When I was young, it was still British Hong Kong. For reasons we all know, we're educated to look down on our mainland brothers and sisters. They're dirty, barbaric, and mostly importantly, they maintain an economic system called communism, the most evil thing that could ever happen on earth. Our grandparents who fled the communist regime and settled in Hong Kong told us that if not for the communists, they'd have been blah blah blah...That was the way before 1997. We lived in a racially Chinese body, but criticised heavily the Chinese in us like we're born westerners. If you want to talk about criticism towards one's own race or nationality, Wes, the complex is around this village, pal.

That's interesting that it took an "emigration" for you to discover that you are actually "them" - the Americans. For us, it was the decolonisation from the Brits and re-colonisation by Beijing that force fed us our Chinese-ness, our "we". "We" had a successful Olympic Game in 2008; "we" are going to host the Expo in Shanghai. "We" - but do we really care? I don't know. People from my generation might care less, the younger ones definitely are educated to care. So it's working the other way around here.

In the end of the day, what's up with this Libertines Pub project? Maybe it's a futile escape from the "we" and back to the "I"?...

28 April 2010

Motherland is pleased by your concern.


WOW, T.V sure was boring last night (or the night before precisely, when this post comes out), srlsy?

While I am all for helping those who were affected by the Earthquake, It seems that every time when there's a major disaster in Motherland, the major media outlet is obligated to takes on the duty of producing mass donation gathering and ZING! lo and behold, celebs of all kinds start pouring out from left and right, (Hell even this little bitch got a part?) and start asking us for donation in exchange for having our name and donation amounts appearing at the bottom of your T.V screens. (you know, the one that says Henry C-100 Eric W 50, John Wayne 20 etc etc)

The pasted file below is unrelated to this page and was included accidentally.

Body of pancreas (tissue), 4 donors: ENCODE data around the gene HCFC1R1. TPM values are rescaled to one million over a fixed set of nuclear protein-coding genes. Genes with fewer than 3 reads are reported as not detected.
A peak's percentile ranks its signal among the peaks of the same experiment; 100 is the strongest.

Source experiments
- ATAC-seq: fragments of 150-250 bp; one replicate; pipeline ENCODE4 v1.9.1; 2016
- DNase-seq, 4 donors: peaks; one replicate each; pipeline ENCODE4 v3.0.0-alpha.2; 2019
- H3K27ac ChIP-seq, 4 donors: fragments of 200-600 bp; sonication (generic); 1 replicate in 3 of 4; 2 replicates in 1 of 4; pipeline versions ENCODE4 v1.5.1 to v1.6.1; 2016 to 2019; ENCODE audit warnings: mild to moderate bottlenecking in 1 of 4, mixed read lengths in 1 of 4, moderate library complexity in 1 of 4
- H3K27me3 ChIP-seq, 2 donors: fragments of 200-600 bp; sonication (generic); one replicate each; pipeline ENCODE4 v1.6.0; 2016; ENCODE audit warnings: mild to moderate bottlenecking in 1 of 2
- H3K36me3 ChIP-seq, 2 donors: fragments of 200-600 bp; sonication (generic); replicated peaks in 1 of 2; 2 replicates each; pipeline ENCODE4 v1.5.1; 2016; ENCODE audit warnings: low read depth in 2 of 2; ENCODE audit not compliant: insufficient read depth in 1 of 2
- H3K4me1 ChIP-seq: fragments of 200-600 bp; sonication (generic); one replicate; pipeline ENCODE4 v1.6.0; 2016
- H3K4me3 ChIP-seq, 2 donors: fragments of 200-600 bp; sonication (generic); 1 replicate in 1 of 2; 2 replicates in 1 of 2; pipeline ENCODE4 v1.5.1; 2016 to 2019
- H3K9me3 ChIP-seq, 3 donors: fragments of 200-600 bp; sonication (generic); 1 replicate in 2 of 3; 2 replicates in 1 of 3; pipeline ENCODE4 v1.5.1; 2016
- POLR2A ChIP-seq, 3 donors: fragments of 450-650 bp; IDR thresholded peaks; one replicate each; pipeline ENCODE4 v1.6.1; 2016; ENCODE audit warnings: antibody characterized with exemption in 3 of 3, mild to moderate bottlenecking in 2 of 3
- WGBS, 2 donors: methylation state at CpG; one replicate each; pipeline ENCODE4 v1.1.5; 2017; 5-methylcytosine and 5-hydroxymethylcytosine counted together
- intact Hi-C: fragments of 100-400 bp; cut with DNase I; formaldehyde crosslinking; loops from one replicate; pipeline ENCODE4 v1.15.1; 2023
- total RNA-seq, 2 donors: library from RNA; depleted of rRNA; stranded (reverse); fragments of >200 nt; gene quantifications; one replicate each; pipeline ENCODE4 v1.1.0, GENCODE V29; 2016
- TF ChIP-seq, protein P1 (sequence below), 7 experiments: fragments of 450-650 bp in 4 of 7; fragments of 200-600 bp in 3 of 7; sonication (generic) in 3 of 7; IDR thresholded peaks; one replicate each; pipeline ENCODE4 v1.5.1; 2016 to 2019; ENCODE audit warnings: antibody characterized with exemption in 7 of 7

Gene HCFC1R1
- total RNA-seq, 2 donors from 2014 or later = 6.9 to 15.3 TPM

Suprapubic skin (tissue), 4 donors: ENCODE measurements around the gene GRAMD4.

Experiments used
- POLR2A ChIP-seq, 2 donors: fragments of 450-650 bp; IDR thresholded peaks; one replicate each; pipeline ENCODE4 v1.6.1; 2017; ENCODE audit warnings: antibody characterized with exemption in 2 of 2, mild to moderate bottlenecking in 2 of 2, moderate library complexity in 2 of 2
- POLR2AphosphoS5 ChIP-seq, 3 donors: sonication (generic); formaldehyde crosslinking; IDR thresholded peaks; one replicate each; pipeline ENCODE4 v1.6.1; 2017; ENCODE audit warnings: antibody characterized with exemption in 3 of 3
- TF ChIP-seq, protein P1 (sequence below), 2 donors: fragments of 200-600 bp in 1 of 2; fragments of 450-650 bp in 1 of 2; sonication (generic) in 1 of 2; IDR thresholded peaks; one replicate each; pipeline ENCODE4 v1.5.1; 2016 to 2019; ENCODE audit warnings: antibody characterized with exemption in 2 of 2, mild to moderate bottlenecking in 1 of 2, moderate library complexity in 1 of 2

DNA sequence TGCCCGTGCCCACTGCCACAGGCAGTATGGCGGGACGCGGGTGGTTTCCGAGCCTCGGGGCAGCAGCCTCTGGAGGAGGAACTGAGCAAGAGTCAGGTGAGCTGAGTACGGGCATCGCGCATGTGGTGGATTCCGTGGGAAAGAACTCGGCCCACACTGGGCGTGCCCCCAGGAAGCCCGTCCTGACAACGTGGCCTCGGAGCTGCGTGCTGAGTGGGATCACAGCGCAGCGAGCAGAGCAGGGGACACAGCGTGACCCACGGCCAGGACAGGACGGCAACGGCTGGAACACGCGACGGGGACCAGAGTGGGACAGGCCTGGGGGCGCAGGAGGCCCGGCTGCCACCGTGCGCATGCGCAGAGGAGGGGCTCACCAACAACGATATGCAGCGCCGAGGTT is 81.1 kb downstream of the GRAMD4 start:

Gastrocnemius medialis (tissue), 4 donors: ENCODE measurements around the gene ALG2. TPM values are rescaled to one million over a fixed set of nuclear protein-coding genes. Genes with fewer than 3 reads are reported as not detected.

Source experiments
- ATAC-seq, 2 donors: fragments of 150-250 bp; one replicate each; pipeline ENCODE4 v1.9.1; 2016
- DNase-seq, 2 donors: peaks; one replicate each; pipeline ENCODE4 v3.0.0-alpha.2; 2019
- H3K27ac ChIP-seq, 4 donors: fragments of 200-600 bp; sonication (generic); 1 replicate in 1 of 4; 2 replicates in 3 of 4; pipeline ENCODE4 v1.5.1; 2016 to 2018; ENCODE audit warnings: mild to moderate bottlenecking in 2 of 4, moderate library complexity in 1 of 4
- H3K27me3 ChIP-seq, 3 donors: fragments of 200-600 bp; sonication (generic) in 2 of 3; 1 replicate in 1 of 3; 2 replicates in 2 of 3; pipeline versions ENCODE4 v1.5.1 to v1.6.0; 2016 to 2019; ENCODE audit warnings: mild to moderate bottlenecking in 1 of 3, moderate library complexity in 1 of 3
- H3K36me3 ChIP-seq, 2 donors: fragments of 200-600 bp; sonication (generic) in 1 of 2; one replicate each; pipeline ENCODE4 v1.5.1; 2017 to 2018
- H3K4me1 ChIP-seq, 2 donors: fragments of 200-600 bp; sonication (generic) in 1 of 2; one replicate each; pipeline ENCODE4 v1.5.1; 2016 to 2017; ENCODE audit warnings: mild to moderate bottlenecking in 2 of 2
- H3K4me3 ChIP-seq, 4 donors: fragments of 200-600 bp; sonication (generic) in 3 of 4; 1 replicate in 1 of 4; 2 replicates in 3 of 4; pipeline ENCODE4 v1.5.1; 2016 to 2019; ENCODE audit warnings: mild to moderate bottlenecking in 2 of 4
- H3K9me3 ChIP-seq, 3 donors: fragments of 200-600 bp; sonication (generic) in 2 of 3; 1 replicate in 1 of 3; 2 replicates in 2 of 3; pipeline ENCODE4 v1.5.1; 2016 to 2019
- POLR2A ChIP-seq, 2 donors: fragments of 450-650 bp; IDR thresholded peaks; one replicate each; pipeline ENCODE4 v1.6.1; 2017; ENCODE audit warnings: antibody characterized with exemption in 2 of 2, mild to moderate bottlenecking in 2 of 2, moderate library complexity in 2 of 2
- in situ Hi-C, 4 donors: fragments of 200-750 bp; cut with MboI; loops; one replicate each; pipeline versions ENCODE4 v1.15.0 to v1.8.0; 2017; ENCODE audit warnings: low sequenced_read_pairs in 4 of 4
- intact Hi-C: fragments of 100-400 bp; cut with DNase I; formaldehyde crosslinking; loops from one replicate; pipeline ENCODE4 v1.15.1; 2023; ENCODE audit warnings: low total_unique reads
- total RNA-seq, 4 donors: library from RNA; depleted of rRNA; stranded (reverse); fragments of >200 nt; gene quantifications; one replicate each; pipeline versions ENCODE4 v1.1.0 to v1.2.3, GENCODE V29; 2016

Apart from being bored senseless by the program, yours truly was also disturbed by the numbers of Companies using the donation ticker tape at the bottom of our T.V screes as cheap advertisement, paying attention to the ticker tape was arguably the most entertaining part of the whole show, everyone knows that, right?

That being said, I suppose since China is one of the most un-powerful and un-influential country with the least amount of money EVER, then it make sense for us Villager to shower them with cash, because it's the only way we can show we care.

In the end, if we give them money, everything will be ok, right? Well, at least I will feel better about myself, see, I did that for the Sichuan Earthquake and see how everything is better now (What? the news stop saying it's a shit hole, so it must not be a shit hole anymore, life is peachy.)

Everyone was too busy to feel sorry and sad for those effected, and EVERYTIME something like this comes up (flood, earthquake etc etc), we got all worked up with donations and ''lend a helping hand with our blood brothers'' bullshit. No one seems to question the fact that how many time is Motherland gonna let shit like this happens before they do something call ''PREPARATION''?!